Diamond, J. (1999) Guns, Germs, and Steel: The Fates of Human Societies, W.W. Norton.
Ferguson, N. (2001) The Cash Nexus: Money and Power in the Modern World, 1700-2000, Basic Books.
Landes, D. (1998) The Wealth and Poverty of Nations: Why Some Are So Rich and Some So Poor, W.W. Norton.
Mokyr, J. (1992) The Lever of Riches: Technological Creativity and Economic Progress, Oxford University Press.
Neal, L. (2000) “How It All Began: The Monetary and Financial Architecture of Europe during the First Global Capital Markets, 1648–1815,” Financial History Review, 7(2), 117-140.
North, D. C. (1990) Institutions, Institutional Change and Economic Performance, Cambridge University Press.
Pomeranz, K. (2000) The Great Divergence: China, Europe, and the Making of the Modern World Economy, Princeton University Press.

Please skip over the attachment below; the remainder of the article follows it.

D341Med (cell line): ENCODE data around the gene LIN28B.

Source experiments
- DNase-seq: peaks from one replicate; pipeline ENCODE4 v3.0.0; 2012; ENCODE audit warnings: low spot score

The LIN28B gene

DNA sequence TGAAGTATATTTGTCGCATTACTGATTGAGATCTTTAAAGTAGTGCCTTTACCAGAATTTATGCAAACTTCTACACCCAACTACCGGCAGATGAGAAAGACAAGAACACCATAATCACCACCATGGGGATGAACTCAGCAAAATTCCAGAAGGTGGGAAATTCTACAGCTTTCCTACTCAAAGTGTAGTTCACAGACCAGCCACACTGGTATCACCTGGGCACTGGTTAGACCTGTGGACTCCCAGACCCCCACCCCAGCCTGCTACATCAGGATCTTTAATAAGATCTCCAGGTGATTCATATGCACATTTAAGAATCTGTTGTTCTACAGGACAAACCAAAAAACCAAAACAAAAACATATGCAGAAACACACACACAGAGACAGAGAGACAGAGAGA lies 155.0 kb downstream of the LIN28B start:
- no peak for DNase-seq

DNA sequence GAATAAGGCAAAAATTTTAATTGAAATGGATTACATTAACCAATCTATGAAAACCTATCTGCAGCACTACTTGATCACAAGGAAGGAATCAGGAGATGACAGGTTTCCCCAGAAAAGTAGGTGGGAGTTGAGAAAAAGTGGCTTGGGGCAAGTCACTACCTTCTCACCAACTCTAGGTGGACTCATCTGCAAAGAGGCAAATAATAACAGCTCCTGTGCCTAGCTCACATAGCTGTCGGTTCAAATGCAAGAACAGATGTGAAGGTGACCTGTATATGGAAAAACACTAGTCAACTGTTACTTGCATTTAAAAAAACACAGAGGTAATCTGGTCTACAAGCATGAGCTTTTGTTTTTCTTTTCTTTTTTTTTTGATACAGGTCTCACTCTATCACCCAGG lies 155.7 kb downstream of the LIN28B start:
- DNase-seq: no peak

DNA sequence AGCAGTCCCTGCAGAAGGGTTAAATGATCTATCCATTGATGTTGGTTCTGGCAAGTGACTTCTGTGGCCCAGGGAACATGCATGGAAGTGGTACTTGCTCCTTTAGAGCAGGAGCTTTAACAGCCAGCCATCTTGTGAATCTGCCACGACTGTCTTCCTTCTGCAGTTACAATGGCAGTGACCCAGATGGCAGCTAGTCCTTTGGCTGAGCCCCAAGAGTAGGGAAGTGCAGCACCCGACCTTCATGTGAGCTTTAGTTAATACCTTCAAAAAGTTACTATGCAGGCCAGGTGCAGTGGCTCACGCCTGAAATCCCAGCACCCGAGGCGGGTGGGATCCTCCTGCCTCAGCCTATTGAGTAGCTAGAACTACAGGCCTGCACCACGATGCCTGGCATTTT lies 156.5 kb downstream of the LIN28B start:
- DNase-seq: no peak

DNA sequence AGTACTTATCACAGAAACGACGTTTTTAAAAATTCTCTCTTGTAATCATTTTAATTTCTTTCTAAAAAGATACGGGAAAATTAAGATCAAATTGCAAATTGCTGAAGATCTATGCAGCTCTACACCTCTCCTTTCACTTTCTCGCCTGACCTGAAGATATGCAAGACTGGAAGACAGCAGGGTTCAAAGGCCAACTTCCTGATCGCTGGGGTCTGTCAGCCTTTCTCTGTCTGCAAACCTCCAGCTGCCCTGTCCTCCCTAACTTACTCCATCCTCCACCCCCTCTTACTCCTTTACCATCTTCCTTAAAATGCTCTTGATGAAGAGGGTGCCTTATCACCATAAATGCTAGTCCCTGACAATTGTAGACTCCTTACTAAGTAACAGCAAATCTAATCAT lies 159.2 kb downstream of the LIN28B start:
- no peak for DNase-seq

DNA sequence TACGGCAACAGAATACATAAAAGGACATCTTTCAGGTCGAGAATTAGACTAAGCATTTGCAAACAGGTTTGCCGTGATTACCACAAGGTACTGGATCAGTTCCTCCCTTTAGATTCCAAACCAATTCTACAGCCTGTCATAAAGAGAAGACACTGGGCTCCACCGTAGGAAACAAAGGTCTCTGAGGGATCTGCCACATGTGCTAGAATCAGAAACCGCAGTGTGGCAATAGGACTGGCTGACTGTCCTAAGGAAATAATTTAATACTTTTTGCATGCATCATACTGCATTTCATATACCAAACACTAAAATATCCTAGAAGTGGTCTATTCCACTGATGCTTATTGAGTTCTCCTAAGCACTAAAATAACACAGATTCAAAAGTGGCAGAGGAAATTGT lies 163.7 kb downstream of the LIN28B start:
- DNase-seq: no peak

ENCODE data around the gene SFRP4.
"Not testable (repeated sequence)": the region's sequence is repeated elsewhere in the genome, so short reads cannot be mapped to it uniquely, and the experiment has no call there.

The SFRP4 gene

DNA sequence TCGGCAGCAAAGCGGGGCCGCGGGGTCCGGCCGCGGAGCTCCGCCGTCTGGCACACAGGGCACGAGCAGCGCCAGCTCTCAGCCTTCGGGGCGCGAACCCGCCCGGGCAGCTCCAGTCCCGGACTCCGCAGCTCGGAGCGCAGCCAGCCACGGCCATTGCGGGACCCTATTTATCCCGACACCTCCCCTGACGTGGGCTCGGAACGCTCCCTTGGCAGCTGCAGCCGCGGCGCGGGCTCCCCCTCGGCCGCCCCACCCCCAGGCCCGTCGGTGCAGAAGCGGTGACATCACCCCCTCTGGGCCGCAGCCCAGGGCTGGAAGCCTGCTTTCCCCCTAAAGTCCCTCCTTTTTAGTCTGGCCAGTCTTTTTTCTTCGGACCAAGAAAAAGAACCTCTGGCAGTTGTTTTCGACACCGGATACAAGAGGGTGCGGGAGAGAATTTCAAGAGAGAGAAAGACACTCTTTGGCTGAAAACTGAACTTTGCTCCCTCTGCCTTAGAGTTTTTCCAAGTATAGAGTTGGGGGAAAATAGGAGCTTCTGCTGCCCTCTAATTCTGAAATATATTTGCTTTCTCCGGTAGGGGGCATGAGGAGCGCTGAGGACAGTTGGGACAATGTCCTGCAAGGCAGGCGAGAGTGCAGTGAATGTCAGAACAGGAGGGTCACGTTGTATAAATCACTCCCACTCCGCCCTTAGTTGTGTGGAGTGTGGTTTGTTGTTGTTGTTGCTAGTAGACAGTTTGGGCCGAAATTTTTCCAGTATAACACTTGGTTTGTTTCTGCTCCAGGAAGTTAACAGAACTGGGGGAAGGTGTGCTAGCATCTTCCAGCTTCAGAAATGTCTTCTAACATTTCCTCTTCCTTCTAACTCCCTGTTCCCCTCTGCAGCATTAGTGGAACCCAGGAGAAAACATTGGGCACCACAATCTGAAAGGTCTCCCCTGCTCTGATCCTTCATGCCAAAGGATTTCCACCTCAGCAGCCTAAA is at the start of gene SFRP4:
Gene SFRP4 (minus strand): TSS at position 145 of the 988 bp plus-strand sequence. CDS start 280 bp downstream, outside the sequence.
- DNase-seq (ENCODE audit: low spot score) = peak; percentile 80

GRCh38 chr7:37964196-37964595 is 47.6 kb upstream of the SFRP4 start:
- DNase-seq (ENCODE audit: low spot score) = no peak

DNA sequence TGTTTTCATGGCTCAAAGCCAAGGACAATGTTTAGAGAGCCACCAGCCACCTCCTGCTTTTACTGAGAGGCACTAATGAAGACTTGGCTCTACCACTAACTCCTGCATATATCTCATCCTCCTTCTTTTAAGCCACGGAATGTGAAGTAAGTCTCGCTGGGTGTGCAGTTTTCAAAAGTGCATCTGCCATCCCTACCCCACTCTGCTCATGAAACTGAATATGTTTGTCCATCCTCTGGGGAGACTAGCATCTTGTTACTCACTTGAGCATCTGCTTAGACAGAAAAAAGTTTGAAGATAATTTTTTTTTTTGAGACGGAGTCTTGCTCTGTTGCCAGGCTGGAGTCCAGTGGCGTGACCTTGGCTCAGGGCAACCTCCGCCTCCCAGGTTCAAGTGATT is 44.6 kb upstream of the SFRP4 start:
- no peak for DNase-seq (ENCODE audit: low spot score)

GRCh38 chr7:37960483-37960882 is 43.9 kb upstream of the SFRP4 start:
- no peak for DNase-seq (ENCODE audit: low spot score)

Tilly, C. (1992) Coercion, Capital, and European States, AD 990-1992, Blackwell.
Jari Eloranta (firstname.lastname@example.org) is a Professor of Comparative Economic and Business History at Appalachian State University and author of several articles on military and government spending, including (with Andreev Svetlozar and Pavel Osinsky) “Democratization and Central Government Spending, 1870–1938: Emergence of the Leviathan?” Research in Economic History (2014).
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|Subject(s):||Economywide Country Studies and Comparative History|
Financial Markets, Financial Institutions, and Monetary History
Military and War
Industry: Manufacturing and Construction
|Geographic Area(s):||General, International, or Comparative|
|Time Period(s):||General or Comparative|